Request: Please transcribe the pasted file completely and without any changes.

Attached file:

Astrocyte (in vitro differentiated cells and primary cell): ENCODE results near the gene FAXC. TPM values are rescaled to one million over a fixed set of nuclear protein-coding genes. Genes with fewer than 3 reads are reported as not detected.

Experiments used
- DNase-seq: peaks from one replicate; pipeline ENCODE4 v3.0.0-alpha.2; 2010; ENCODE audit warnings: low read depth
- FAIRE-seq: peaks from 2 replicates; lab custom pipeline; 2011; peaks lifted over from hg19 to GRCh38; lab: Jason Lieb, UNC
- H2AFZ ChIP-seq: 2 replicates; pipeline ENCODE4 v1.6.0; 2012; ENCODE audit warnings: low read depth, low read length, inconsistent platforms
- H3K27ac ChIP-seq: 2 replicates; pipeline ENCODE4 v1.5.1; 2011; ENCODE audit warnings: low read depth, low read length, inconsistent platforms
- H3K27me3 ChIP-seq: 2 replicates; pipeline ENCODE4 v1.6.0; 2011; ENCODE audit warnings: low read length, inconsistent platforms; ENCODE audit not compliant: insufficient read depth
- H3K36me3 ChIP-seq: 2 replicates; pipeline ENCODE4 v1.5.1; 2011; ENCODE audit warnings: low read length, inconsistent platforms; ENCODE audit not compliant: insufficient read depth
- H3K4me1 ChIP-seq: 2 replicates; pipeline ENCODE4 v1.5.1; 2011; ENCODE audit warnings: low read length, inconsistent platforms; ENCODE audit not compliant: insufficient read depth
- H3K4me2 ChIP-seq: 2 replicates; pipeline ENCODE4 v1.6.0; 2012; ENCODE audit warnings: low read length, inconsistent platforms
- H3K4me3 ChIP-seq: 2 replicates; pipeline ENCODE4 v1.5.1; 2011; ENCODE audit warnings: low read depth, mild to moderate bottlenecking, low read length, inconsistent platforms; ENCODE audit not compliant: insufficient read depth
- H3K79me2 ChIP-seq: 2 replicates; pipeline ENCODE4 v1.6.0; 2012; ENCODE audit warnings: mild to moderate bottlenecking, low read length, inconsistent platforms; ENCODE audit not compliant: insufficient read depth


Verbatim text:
Astrocyte (in vitro differentiated cells and primary cell): ENCODE results near the gene FAXC. TPM values are rescaled to one million over a fixed set of nuclear protein-coding genes. Genes with fewer than 3 reads are reported as not detected.

Experiments used
- DNase-seq: peaks from one replicate; pipeline ENCODE4 v3.0.0-alpha.2; 2010; ENCODE audit warnings: low read depth
- FAIRE-seq: peaks from 2 replicates; lab custom pipeline; 2011; peaks lifted over from hg19 to GRCh38; lab: Jason Lieb, UNC
- H2AFZ ChIP-seq: 2 replicates; pipeline ENCODE4 v1.6.0; 2012; ENCODE audit warnings: low read depth, low read length, inconsistent platforms
- H3K27ac ChIP-seq: 2 replicates; pipeline ENCODE4 v1.5.1; 2011; ENCODE audit warnings: low read depth, low read length, inconsistent platforms
- H3K27me3 ChIP-seq: 2 replicates; pipeline ENCODE4 v1.6.0; 2011; ENCODE audit warnings: low read length, inconsistent platforms; ENCODE audit not compliant: insufficient read depth
- H3K36me3 ChIP-seq: 2 replicates; pipeline ENCODE4 v1.5.1; 2011; ENCODE audit warnings: low read length, inconsistent platforms; ENCODE audit not compliant: insufficient read depth
- H3K4me1 ChIP-seq: 2 replicates; pipeline ENCODE4 v1.5.1; 2011; ENCODE audit warnings: low read length, inconsistent platforms; ENCODE audit not compliant: insufficient read depth
- H3K4me2 ChIP-seq: 2 replicates; pipeline ENCODE4 v1.6.0; 2012; ENCODE audit warnings: low read length, inconsistent platforms
- H3K4me3 ChIP-seq: 2 replicates; pipeline ENCODE4 v1.5.1; 2011; ENCODE audit warnings: low read depth, mild to moderate bottlenecking, low read length, inconsistent platforms; ENCODE audit not compliant: insufficient read depth
- H3K79me2 ChIP-seq: 2 replicates; pipeline ENCODE4 v1.6.0; 2012; ENCODE audit warnings: mild to moderate bottlenecking, low read length, inconsistent platforms; ENCODE audit not compliant: insufficient read depth